Anicca : Everlasting beauty

November 2014

Buddhism is not just a faith or belief, it is a way of living and a life philosophy Khunprasert has chosen to live with. Apart from teachings of virtues and path of enlightenment, Buddhism also focuses on let go of all attachments in life. The book ‘Anicca’ depicts one of the philosophies about temporariness. Initially, Khunprasert prototyped a secret book that store a fresh flower. As time went by the flower decayed, representing the fact that beauty cannot be maintained or stored.

Then the designer started documenting dead flowers on the street, farmer market, and highline. Not satisfied with the images, she kept asking herself what is the best way to represent Buddhism’s teaching of temporariness through the beauty and ugliness of flowers. Then she came across Azuma Makoto, a Japanese artist who uses plants as medium. His work, Frozen Pine (2011), is an obvious and literal representation of altering the natural life of the plant. Azuma’s interpretation of this man-made distortion idea involves enclosing, freezing, and stretching. The steel frame around the trees represents a sort of confinement in which nature is altered. In addition, she did some researches on the art of flower preservations in history and the modern science. She then started with the simplest and feasible preservation method, ice.  Khunprasert documented her experiment on freezing flower in iced water. She also tried different kinds of flowers in different shapes of containers.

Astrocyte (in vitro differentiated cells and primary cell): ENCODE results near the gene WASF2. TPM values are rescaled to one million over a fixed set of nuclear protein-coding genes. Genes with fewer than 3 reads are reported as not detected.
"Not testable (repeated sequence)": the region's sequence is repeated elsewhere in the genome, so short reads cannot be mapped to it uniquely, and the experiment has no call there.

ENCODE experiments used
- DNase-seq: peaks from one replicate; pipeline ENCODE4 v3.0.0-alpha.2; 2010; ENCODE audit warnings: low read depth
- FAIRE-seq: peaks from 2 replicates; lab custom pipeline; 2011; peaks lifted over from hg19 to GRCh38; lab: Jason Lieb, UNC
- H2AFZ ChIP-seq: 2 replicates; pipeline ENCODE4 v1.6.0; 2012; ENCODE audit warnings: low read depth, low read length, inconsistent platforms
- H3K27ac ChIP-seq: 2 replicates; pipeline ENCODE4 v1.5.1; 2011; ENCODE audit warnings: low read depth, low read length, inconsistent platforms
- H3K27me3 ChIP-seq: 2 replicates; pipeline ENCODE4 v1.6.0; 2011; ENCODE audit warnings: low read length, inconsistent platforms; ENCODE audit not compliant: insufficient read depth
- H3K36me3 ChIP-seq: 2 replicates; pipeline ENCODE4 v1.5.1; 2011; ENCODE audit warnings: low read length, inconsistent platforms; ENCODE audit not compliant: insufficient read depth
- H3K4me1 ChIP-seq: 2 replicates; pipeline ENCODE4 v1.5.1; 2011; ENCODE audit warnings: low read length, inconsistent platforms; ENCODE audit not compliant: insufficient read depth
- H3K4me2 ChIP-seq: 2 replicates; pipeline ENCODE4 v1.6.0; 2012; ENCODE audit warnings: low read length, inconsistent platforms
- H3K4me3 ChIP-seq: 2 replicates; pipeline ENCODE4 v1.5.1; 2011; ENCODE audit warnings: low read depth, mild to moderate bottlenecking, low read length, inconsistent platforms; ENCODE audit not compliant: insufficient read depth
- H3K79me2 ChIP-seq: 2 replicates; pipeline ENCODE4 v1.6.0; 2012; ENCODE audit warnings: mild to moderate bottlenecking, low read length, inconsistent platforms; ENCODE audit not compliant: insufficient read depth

As for the content of the book, Khunprasert sited quotes from an English-translated Buddhism book, Vimuttidhamma by Piyadhassi Bhikkhu. The book about pathway to enlightenment devoted one chapter for Anicca or impermanence. 

Process